Okra, is not everyone’s cup of tea. But it boasts some amazing health benefits. It is an annual flowering plant in the mallow family—same as Mulukhia, the hollyhock, the rose of Sharon and the hibiscus. It is also called Gumbo or ladies’ fingers. It is high in fiber, low in calories and contains B and C vitamins, calcium, magnesium, potassium and folic acid. It have finally looked up its origin (Africa) and its history and discovered that leaves and flowers are edible too.

Roasted Egyptian Okra (top) and my harvest! sauteed in a pan (bottom)

I cook okra year-round using the frozen Egyptian kind found at Middle-Eastern grocers. The pods are tiny and the stems have carefully been removed. The fresh okra at the market is usually huge and seedy. I will cherish my own harvest and save it for a special occasion giving it the pomp and fanfare it deserves. The recipe that follows is a favorite family dish that can be eaten cold with bread or warm with rice.

My Okra Recipe

1lb. Okra
1 Large Tomato peeled* and chopped
1 Large Onion peeled and chopped
4 cloves of Garlic
Cilantro/Garlic mix**
Juice of a lemon or
Pomegranate Molasses

Cilantro/Garlic mix**
6 cloves garlic crushed
1 bunch Cilantro Chopped
1 tsp coriander powder***
1 tsp salt

Defrost okra, spread over dish towels to dry. Toss in a little olive oil and spread in baking sheet. Place in 375 F oven and roast until slightly golden. 15 minutes approximately.
(You can skip this method entirely and just add the okra to the onions when the latter have turned transparent and golden).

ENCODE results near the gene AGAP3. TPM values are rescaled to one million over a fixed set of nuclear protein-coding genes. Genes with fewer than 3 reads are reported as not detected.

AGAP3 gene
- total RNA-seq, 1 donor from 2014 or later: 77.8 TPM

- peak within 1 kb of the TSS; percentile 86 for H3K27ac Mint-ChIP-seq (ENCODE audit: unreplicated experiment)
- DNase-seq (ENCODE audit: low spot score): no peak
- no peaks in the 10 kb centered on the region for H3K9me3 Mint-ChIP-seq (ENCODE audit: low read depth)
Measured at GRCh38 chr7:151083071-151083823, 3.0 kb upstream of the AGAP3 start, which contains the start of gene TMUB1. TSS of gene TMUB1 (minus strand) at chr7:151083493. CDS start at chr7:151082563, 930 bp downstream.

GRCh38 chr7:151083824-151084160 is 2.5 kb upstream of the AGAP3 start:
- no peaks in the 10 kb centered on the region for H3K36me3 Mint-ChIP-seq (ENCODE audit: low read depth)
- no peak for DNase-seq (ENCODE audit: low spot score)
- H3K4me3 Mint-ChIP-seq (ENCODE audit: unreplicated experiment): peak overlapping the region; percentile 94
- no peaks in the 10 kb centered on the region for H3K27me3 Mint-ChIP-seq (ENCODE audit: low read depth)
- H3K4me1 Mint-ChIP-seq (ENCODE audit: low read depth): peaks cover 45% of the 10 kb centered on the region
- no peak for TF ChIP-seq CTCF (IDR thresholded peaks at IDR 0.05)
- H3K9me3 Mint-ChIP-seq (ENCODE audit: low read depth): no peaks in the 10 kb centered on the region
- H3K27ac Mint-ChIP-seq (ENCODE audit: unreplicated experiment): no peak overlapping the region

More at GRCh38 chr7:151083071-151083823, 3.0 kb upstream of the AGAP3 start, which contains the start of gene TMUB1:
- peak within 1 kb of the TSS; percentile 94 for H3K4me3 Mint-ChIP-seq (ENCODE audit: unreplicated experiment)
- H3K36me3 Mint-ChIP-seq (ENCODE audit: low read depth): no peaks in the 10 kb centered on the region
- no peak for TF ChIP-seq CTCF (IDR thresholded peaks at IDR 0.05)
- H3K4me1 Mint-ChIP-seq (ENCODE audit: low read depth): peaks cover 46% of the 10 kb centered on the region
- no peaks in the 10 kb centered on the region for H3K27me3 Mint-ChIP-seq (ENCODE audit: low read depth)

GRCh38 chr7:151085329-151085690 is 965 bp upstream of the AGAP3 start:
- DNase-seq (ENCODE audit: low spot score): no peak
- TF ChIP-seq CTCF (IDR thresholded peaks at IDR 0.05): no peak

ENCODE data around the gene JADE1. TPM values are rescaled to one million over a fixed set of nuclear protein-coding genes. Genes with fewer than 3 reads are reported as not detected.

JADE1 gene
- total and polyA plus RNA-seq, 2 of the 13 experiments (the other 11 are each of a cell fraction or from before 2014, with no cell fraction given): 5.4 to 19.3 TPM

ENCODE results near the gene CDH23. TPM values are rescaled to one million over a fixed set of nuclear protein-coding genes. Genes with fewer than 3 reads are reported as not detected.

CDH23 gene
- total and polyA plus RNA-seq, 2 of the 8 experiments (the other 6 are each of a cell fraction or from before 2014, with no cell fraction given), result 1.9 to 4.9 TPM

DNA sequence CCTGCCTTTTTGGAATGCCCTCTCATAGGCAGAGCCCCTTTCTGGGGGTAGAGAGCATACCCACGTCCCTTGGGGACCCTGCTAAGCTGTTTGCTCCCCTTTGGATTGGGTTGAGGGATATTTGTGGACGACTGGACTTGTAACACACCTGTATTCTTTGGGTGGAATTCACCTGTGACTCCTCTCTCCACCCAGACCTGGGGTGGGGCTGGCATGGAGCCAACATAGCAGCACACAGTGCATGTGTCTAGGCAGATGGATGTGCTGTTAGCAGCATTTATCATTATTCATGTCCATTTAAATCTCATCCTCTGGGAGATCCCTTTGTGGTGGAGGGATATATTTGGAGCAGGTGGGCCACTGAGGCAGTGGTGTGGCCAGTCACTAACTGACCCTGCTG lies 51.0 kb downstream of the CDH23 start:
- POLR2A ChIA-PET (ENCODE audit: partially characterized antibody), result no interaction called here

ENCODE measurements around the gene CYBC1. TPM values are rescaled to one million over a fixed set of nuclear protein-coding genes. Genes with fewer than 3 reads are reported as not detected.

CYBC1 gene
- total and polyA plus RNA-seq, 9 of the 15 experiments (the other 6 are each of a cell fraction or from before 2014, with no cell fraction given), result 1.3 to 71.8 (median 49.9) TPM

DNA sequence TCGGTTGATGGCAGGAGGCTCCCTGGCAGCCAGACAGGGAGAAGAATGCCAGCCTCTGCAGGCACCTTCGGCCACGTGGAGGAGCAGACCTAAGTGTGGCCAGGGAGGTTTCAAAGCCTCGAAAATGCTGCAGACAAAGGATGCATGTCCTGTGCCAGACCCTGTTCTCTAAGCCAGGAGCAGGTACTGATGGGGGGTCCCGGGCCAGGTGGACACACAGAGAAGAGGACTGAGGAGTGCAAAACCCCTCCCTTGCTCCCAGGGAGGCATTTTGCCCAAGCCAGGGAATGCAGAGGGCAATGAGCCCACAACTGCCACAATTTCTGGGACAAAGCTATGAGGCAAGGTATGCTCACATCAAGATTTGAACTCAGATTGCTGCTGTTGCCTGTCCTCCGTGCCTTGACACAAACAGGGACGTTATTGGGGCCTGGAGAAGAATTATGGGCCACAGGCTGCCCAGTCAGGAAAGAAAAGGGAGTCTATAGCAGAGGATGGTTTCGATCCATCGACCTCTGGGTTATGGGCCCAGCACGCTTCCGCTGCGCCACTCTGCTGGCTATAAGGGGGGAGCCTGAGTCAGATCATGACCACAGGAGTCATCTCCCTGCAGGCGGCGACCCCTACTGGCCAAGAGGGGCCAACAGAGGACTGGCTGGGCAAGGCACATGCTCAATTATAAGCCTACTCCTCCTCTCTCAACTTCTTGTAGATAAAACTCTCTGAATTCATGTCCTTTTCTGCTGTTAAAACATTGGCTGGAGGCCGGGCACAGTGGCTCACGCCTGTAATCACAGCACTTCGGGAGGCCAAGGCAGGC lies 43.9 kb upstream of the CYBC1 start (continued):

Saute onions in a little vegetable oil. After the onions have turned golden, add the okra tomatoes the four cloves of garlic and the lemon juice. Add a little water to barely cover, turn down heat to low for 10 minutes. Add garlic and cilantro mix, simmer for half an hour longer or until okra is tender. Taste and adjust salt and lemon. I love to substitute lemon juice with pomegranate molasses (I often use a little of both). Lemon is brighter, but pomegranate is deeper in flavor.

Ready, set, go: All ingredients together, add a little water to barely cover and let simmer on a very low flame.
Okra “Caviar” the finished dish, served cold. It’s better the next day. After cooking, let cool, cover in a dish and let sit in your refrigerator for a day or two. Perfect make ahead side dish or appetizer. It’s Vegan and delicious for any palate










*to peel tomatoes soak in boiling water for a few minutes

**To make the Cilantro mix, wash, dry and chop cilantro, crush garlic. In a little olive oil in a small pan, place over medium flame add garlic salt and coriander first, stir until garlic begins to turn golden, then add the chopped cilantro and fry up a little longer. set aside. You can make this ahead of time in batches and freeze. Using when and wherever needed.

*** Coriander is the seed of the Cilantro plant. It comes whole or in powder form.